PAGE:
Generally speaking, an API, or Application Programming Interface, is a set of programming instructions that tell web-based software applications how to interact and communicate with each other, or with other words, it is software code that comes along a web application and is designed for computer consumption rather than a direct user interaction, and that grants access to the application’s services which developers could integrate into their own web products.
While APIs were first used in the 1960s with procedural languages and typically delivered as libraries, the term is first recorded in use, in the field of database systems, in a conference paper, titled: The Relational and Network Approaches: Comparison of the Application Programming Interfaces and presented at the 1974 ACM SIGFIDET (now SIGMOD) workshop on Data description, access and control in Amsterdam, The Netherlands.
In the 80s and 90s object-oriented programming (OOP) emerged along the building of cross organizational apps with XML over HTTP. In 1998, the SOAP (Simple Object Access Protocol) was designed as a standard messaging protocol used by web services to exchange data, to become notorious for its complexity to build and use. As an alternative, the REST (Representative State Transfer) architecture style was first presented in Roy Fielding’s 2000 dissertation on software architecture to set the rules for a common language through which software could communicate.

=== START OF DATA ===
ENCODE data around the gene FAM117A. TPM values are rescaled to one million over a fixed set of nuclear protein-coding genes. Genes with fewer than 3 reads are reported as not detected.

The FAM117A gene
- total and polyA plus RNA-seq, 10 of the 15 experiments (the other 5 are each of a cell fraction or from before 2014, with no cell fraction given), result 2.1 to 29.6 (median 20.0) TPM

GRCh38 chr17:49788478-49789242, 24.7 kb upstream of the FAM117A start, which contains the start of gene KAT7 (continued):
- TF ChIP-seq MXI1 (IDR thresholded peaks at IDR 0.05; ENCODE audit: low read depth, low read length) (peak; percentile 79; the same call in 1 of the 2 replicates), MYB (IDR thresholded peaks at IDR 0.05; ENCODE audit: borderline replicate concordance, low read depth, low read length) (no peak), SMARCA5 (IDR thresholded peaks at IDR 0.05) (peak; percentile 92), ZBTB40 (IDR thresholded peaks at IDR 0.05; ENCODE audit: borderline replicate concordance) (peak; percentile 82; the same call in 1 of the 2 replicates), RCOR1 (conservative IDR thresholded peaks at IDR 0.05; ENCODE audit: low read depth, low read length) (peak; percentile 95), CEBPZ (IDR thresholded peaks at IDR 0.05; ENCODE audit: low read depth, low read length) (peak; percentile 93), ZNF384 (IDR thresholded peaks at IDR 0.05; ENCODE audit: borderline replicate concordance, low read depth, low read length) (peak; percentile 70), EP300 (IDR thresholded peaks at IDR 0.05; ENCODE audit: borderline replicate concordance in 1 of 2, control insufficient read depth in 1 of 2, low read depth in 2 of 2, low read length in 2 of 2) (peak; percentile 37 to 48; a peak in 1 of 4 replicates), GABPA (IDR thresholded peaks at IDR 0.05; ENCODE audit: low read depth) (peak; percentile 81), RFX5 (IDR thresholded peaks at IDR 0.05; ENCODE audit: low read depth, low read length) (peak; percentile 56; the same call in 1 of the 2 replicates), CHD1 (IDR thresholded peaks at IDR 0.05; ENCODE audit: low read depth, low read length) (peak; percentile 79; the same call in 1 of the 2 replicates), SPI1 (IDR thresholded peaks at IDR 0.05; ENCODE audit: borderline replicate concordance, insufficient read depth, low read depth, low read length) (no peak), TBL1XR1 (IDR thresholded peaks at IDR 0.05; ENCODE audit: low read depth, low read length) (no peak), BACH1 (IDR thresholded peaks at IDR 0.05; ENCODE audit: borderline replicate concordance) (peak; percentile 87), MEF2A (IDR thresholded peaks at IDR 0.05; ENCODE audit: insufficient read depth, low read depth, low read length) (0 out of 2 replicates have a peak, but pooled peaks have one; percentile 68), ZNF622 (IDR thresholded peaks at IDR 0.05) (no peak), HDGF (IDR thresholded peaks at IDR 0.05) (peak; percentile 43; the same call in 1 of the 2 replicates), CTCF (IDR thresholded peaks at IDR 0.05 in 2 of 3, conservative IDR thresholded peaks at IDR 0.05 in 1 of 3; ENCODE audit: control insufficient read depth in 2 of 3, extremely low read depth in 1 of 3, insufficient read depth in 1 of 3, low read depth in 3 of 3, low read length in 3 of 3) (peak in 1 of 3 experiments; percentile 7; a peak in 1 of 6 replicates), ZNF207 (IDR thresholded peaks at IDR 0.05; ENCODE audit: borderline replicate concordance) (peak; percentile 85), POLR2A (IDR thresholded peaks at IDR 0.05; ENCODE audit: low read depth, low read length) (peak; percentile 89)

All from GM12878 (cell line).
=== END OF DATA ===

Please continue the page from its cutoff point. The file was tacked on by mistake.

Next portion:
The birth of web APIs preceded the introduction of Fielding’s concept with a few months, when on February 7, 2000 Salesforce became the first provider to launch publicly available XML APIs to enable customers to share data across different business applications and deliver what we know today as Software-as-a-Service.
On November 20, 2000, eBay launched its API, along with the eBay Developers Program to “provide the tools that developers need to create applications based on eBay technology.” Amazon stepped into the world of e-commerce driven APIs, launching its Amazon Web Services and allowing developers to incorporate Amazon’s content and characteristics into their web products.
The birth of social platforms led the way to new APIs based on social sharing features and building of connections.
On June 29th, 2006, Google launched Google Maps API to start a trend of API mashups, mashing together data from different Web applications to make a new one; like a map showing all restaurants nearby or tracking a hiking route.
Amazon’s EC2 or Elastic Compute Cloud storage services and Google’s App Engine paved the way for cloud computing platforms for developers and virtual servers for hosting web applications.
The real milestone came in June 2009 with Apple’s iPhone 3G release and the App Store allowing owners to download applications – the start of the era of mobile apps where APIs are the driving force.